The Apache tribe dominated the Southwest across modern-day New Mexico, Arizona, Colorado, Texas, and northern parts of Mexico. They were a nomadic people that relied on the buffalo for food and clothing. Based on their language, it’s believed that they moved to the Southwest from western Canada around the year 1100 CE.

After Europeans arrived on the land, the Apaches were one of the first tribes to adopt from them horseback riding as their primary mode of transportation — and adopt it they did. Despite their short time around horses, the Apaches quickly became some of the best riders in the West.

They originally attempted to befriend the Spanish, Mexicans, and Americans in the 17th century, but that relationship quickly dissolved when Spanish slave traders attempted to capture Apache people for work in the mines. The Apaches began raiding encampments throughout the area, and their fierce fighting abilities became legend. In 1861 an official confrontation between the U.S. military and the Apache people began. For 25 years, they battled back and forth for the land. Eventually, the Apache surrendered and moved to a reservation in New Mexico.

Even though the conflict was technically over, some Apache leaders refused to give up their nomadic lifestyle and continued to raid the United States. The Apache leader Geronimo was probably the most feared and influential warrior during this time.


Mountains and desert in Wyoming under blue skies
Credit: Evgeny Dubinchuk/ Shutterstock

Shoshone tribes lived in the western part of the U.S. in the areas now occupied by Wyoming, Idaho, Utah, Colorado, Montana, Nevada, and California. In 1845, there were an estimated 4,500 Shoshone people living in the United States.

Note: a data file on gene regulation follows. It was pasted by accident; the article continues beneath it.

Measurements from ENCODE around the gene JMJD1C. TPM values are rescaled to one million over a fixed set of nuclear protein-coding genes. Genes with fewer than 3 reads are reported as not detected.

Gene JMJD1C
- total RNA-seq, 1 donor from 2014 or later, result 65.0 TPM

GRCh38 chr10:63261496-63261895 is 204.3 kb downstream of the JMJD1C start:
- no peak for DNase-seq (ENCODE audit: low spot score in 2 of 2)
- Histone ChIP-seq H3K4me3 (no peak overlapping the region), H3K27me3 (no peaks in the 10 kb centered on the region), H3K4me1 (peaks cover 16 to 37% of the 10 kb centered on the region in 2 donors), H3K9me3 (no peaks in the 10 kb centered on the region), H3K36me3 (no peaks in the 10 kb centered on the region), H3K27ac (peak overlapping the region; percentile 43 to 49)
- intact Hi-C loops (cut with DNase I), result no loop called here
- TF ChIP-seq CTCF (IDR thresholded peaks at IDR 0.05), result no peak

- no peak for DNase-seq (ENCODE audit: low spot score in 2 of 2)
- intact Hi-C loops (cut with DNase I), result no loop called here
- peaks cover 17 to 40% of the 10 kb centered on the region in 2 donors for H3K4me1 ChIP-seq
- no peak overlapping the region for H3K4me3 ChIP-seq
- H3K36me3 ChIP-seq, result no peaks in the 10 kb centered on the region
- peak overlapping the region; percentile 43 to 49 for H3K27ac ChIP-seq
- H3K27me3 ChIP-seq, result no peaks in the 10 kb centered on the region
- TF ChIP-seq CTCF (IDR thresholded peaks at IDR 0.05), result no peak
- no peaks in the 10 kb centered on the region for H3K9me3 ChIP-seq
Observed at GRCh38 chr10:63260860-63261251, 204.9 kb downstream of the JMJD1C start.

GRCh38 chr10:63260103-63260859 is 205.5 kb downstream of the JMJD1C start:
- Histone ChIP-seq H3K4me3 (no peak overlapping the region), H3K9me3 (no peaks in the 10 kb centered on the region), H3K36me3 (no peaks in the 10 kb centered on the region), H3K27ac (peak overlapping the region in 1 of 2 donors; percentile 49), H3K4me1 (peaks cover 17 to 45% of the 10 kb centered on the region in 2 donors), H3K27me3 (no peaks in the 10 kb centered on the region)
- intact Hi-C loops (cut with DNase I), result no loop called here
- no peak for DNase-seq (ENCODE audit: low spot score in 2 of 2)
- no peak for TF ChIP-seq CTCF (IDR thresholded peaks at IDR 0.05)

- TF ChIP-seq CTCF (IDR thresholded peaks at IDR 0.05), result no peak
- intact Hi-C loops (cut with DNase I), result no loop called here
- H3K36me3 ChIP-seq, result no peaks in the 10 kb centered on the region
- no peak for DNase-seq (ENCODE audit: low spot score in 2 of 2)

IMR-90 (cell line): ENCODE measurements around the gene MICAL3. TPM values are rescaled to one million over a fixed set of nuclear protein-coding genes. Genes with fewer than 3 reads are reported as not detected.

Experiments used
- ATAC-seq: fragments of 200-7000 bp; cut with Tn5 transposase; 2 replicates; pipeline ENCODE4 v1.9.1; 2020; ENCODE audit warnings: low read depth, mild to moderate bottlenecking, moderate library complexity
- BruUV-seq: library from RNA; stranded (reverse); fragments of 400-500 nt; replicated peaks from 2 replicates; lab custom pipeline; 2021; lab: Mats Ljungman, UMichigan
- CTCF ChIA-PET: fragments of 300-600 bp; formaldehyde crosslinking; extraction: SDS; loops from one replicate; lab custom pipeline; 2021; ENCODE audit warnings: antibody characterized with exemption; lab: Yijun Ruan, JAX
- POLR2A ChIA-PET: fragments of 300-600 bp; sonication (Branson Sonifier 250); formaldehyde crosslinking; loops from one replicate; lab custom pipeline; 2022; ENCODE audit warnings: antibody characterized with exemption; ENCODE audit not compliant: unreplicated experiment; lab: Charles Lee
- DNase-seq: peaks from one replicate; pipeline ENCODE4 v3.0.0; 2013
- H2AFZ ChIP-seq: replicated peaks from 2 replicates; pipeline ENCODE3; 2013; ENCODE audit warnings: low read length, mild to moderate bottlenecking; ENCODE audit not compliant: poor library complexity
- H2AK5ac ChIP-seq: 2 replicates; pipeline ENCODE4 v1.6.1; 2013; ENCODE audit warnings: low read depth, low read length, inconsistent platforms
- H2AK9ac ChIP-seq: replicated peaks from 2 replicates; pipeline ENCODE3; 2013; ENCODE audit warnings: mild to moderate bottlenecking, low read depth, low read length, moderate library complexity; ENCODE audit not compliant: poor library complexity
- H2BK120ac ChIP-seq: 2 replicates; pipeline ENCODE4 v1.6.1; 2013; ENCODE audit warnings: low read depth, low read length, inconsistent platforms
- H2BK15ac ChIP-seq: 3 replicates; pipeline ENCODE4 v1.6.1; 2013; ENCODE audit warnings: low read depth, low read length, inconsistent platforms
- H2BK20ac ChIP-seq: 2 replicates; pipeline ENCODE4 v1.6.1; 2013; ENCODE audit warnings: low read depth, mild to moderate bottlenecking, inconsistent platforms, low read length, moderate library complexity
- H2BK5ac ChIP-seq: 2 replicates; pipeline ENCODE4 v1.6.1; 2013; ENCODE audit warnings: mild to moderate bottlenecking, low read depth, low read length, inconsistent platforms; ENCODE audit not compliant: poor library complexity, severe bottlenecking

One of the most famous Shoshone individuals, and Native Americans in general, is Sacagawea. When Lewis and Clark began their famous expedition to explore the West, they enlisted the help of a local Native American who could speak English. She served as their translator and guide on the voyage. It’s likely that the trip wouldn’t have been a success without her.


Close view of Sioux tribal Lakota Nation flag waving in the wind against a sunset
Credit: Aleks_Shutter/ Shutterstock

The Sioux people are actually an alliance of three separate tribes that speak different dialects. The Lakota people lived in North and South Dakota, the Dakota in Minnesota and Nebraska, and the Nakota in the western Dakotas and Montana.

Sioux tribes were mostly nomadic and followed the buffalo around the plains. They were also fierce warriors. The men earned prestige for their families based on how many scalps they could take in battle. Religion played a major role in everyday life. They believed in one god, called Wakan Tanka, who controlled everything.

Red Cloud and Crazy Horse are two of the most notable Sioux leaders who led campaigns against the encroaching settlers looking for gold. As the conflict escalated, the U.S. government sent 300 men led by General George Custer to resolve the conflict. Sitting Bull famously defeated General Custer at the Battle of Little Bighorn in 1876.